I think one of the greatest struggles for you as a major gift officer, and your colleagues who work with major donors, is to be authentic. By being authentic, I mean being true to yourself and your motives when working with your donors.
People with vast amounts of money are naturally skeptical about the motives of those they encounter. Put yourself in their shoes. There are always people around them either wanting something from them or being asked for help. It’s hard to know who can be trusted. “Do they really seek a relationship, or do they just want my money? Are they really interested in helping me find an expression for my charitable interests?”
I’ve talked to many wealthy individuals and this concern is on their minds constantly. It really all boils down to “Who can I trust?” and “What do they want from me?” That is definitely not an easy space in which to live.
With this bit of understanding about your donors, what does being authentic with them look like?
- Always representing to the donor the truth about your relationship with them. You are not their best friend – you are the donor’s representative to the organization they are supporting. The donor will set the parameters of the relationship. Some may want to engage with you in a more personal way and others may want the relationship to be strictly business.
- Constantly thinking about what YOU can do for your donor. As you are cultivating or stewarding a relationship with a donor, it’s easy for you to lapse into thinking about ways your donor can fund this or that project. Resist that temptation. Instead, turn it around and work on how YOU and the organization can be of help to the donor. Why? Because donors are not going to expect it and it’s the right thing to do. AND it will always end up in ways that they could fund a project.
- Respect the tension of the “law of reciprocity.” Reciprocity is a powerful force in relationships. You do something for me, and I feel the need to balance the scale and re-pay you in some way. Be aware of this dynamic in the relationships you have with your donors. Remember, in your position, you are trying to deepen the relationship and engagement of your donor to your organization because THEY have a passion for it. You have to handle that responsibility carefully, remaining true to your motives. If your actions aren’t about deepening the relationship, then you are not being true to your position or to the organization.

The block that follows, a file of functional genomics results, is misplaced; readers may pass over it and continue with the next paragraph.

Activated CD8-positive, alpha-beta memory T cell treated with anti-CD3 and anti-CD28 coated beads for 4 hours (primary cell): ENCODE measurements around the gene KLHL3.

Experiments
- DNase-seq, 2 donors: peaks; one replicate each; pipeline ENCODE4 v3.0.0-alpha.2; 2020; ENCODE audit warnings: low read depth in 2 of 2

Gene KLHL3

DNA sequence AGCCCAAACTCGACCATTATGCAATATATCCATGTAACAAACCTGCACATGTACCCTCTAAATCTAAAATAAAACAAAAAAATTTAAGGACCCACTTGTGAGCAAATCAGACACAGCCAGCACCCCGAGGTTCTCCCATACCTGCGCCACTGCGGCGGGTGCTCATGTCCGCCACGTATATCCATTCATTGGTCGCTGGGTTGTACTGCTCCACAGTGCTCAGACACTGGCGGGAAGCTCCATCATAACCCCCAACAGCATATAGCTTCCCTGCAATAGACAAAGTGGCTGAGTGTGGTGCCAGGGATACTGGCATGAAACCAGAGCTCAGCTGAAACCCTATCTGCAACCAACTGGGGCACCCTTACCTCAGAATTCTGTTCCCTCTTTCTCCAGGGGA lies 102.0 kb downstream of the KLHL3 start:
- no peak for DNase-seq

- Be YOU. I’ve heard some nightmare stories of major gift officers misrepresenting themselves to donors and destroying the relationship the donor has with the organization. Why do MGO’s do this? My guess is fear: fear that if a donor sees the truth, they will run away, or decide not to fund a project. Major gift donors can see through fake people. Why? Because they run into them all the time and expect it. Be yourself. Be real with people.
- Don’t lie. You would think this is obvious. But, let me tell you, I’ve run into many situations where major gift officers have hidden the truth or flat out lied about something to a donor and it’s backfired, big time. Just recently, I heard of a situation where a project that a donor was funding was completely shut down. The major gift officer and the organization kept it from the donor. The event happened six months earlier! Again, fear. Don’t you think that donor would have appreciated hearing the truth, even if that truth were bad news? Of course.
- Love. Huh? Yes, love your donors whether they fund your project or not. It’s not easy when a donor says no. YOU want to move on to someone else. But, you need to respect that donor’s decision and realize that he or she needs to be treated like your other donors; with respect, care and love. Most donors would expect that you would treat them differently now that you aren’t “hot” for their gift. This is why as an AUTHENTIC major gift officer you are going to treat that donor just as well as all of your donors until that donor no longer desires a relationship. There are countless stories of donors saying no, witnessing the response of gratitude from the organization anyway, then later giving even more than originally asked.
Now, after having read these, can you honestly say that you are being authentic in your relationships with your donors? I hope you can answer, “YES!” Richard and I realize this is not easy. The two of us are constantly keeping each other accountable to being authentic in our relationships with each other and with our clients. And to live being authentic is really to live in freedom.
I think that is a place where all of us want to be.